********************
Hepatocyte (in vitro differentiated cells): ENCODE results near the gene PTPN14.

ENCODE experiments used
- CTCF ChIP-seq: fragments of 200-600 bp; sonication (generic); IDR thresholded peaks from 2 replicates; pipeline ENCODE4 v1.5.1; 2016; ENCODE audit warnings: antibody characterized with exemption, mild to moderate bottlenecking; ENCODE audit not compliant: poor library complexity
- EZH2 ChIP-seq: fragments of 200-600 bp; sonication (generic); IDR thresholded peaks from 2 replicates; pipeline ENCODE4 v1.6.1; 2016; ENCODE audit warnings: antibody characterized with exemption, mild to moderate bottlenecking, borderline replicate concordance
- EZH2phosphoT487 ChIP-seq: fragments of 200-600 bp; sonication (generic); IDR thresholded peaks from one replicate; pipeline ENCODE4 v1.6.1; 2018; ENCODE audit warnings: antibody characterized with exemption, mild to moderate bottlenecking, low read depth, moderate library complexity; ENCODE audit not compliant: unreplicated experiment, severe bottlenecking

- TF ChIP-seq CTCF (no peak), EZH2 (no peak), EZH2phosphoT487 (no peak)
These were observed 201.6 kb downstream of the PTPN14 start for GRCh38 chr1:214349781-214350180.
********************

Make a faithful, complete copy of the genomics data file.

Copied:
Hepatocyte (in vitro differentiated cells): ENCODE results near the gene PTPN14.

ENCODE experiments used
- CTCF ChIP-seq: fragments of 200-600 bp; sonication (generic); IDR thresholded peaks from 2 replicates; pipeline ENCODE4 v1.5.1; 2016; ENCODE audit warnings: antibody characterized with exemption, mild to moderate bottlenecking; ENCODE audit not compliant: poor library complexity
- EZH2 ChIP-seq: fragments of 200-600 bp; sonication (generic); IDR thresholded peaks from 2 replicates; pipeline ENCODE4 v1.6.1; 2016; ENCODE audit warnings: antibody characterized with exemption, mild to moderate bottlenecking, borderline replicate concordance
- EZH2phosphoT487 ChIP-seq: fragments of 200-600 bp; sonication (generic); IDR thresholded peaks from one replicate; pipeline ENCODE4 v1.6.1; 2018; ENCODE audit warnings: antibody characterized with exemption, mild to moderate bottlenecking, low read depth, moderate library complexity; ENCODE audit not compliant: unreplicated experiment, severe bottlenecking

- TF ChIP-seq CTCF (no peak), EZH2 (no peak), EZH2phosphoT487 (no peak)
These were observed 201.6 kb downstream of the PTPN14 start for GRCh38 chr1:214349781-214350180.